# How to quantify trace distance between two matrices representing two quantum optical networks?

This is my first post here, so I'm sorry if this question could be ill-formulated. I have performed measurements on a 12x12 optical quantum network, so that I have a stochastic matrix $$P^{exp}$$ where each element $$P^{exp}_{i,j}$$ correspond to the probability of measuring an output photon in the $$i$$ channel if I have injected an input photon in the $$j$$ channel.

I have a $$P^{theo}$$ matrix of the expected ideal behaviour, and I want to quantify how much the experimental $$P^{exp}$$ moves away from the $$P^{theo}$$.

Referring to p. 400-403 of Nielsen-Chuang, I read about the trace distance between two $$\{p_x\}, \{q_x\}$$ 1D probability distributions over the same index set $$x$$, defined as

$$D(p_x, q_x) = \frac{1}{2}\sum_x |p_x-q_x|_1$$

Now, I want to use this metric to treat my stochastic matrices. I thought initially that this can be accomplished by using the $$L_1$$ norm on matrices:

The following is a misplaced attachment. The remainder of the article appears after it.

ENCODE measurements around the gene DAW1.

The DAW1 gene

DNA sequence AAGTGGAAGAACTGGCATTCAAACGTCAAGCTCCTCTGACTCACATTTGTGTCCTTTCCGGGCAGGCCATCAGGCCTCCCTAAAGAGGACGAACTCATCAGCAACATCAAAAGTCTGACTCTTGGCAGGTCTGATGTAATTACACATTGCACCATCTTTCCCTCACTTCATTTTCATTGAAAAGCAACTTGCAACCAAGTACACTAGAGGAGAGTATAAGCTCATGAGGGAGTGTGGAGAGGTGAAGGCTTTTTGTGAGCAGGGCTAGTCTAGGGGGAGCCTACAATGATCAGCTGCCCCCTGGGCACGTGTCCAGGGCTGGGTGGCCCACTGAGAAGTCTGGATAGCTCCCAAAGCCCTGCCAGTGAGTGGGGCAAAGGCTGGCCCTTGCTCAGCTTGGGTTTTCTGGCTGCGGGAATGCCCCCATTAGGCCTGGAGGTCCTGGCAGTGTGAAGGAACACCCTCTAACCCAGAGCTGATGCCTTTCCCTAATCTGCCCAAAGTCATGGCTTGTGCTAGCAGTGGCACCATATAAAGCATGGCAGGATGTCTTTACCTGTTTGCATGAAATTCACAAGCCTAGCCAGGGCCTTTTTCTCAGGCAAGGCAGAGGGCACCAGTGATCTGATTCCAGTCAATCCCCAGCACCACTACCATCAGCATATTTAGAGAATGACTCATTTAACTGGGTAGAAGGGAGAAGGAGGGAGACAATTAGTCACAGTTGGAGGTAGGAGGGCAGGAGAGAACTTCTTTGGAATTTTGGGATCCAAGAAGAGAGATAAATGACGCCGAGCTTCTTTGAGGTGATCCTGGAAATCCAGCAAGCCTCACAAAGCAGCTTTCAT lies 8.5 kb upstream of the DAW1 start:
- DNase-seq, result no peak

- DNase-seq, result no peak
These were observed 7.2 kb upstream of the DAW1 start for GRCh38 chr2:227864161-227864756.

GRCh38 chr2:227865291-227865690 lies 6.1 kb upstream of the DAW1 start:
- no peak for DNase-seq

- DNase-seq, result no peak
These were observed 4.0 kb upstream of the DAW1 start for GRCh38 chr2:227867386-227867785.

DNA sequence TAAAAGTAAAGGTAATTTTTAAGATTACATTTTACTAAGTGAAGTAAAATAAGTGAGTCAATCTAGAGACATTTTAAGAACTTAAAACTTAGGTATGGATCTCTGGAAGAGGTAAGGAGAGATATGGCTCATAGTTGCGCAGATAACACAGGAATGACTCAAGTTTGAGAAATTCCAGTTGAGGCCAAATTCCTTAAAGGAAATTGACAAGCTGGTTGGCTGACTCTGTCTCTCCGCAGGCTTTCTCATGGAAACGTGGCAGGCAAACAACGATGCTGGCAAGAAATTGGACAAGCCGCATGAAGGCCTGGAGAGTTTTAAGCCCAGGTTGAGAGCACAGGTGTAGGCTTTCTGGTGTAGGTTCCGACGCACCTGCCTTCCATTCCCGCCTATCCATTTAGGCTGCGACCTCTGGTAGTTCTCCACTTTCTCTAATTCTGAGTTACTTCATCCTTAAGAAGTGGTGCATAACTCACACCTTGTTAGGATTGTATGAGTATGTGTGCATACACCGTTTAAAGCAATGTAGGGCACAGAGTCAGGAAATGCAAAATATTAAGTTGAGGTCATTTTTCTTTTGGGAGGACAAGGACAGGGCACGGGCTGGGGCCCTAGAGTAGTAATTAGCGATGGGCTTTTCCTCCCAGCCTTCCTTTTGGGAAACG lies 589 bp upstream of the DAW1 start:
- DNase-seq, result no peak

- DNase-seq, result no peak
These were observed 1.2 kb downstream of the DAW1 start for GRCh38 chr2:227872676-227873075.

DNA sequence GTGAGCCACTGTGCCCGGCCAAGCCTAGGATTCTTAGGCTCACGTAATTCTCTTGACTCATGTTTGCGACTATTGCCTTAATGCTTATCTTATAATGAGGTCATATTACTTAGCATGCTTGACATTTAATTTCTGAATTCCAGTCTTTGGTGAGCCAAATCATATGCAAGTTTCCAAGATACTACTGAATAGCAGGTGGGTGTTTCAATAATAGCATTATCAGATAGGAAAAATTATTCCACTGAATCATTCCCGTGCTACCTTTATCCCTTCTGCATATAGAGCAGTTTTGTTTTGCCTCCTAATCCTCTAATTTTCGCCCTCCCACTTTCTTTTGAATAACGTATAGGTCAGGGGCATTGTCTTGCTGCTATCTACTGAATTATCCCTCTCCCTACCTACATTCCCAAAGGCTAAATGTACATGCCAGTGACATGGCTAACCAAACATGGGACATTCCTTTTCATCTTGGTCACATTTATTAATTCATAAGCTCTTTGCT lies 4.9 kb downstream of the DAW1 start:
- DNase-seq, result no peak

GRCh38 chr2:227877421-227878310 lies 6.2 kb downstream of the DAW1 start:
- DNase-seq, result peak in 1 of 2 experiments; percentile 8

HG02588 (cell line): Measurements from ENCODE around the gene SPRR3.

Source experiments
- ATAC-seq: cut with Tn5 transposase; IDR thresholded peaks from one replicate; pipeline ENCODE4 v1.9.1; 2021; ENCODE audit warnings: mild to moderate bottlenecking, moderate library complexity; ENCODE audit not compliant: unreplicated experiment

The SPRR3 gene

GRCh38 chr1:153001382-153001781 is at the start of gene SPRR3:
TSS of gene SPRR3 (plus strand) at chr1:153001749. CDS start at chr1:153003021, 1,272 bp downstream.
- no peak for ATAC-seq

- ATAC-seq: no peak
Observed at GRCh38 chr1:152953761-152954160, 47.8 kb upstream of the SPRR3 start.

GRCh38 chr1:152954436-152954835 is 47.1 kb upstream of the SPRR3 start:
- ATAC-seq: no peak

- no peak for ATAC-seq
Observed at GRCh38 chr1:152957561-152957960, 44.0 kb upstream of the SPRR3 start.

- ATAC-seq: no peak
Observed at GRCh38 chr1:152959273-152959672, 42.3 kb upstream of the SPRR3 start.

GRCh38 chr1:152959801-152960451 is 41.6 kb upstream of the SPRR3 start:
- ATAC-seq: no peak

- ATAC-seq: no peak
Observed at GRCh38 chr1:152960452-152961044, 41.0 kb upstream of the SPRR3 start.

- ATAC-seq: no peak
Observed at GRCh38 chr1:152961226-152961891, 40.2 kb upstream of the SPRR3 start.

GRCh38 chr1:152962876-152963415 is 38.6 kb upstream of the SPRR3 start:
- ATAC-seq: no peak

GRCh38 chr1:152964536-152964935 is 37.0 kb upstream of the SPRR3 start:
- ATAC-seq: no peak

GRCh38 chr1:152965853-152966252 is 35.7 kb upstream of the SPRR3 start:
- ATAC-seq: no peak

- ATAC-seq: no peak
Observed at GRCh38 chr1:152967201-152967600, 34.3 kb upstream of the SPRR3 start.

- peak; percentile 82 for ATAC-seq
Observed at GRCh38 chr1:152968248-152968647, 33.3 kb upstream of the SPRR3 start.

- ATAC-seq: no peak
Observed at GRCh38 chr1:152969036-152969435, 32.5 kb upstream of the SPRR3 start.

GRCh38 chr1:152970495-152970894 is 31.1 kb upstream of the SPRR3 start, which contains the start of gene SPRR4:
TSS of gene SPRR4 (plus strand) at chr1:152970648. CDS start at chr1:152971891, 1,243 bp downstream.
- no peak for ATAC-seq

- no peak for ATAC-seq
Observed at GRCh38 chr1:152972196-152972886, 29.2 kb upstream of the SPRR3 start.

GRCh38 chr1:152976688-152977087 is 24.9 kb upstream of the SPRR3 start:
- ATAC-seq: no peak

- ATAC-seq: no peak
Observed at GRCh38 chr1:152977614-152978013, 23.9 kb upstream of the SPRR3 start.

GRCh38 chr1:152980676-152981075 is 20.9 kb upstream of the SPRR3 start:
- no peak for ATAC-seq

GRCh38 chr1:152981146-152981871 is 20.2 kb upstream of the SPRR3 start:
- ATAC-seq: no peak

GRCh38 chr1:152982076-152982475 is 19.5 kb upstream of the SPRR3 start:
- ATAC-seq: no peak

$$D(P^{theo},P^{exp}) = ||P^{theo}-P^{exp}||_1 = max_{1

which performs the sum over all the elements of all the columns, and takes the max among all the sums. However, I am unsure this has some physical insightful meaning, as I would rather do the average between all the $$\sum_{i=1}^m |P^{theo}_{i,j}-P^{exp}_{i,j}|$$,

$$D(P^{theo},P^{exp}) = \frac{\sum_{j=1}^{12}\sum_{i=1}^{12} |P^{theo}_{i,j}-P^{exp}_{i,j}|}{12}$$

Is this reasoning correct? Do you have other suggestions about how to quantify the "diversity" between an experimental and a theoretical stochastic matrix?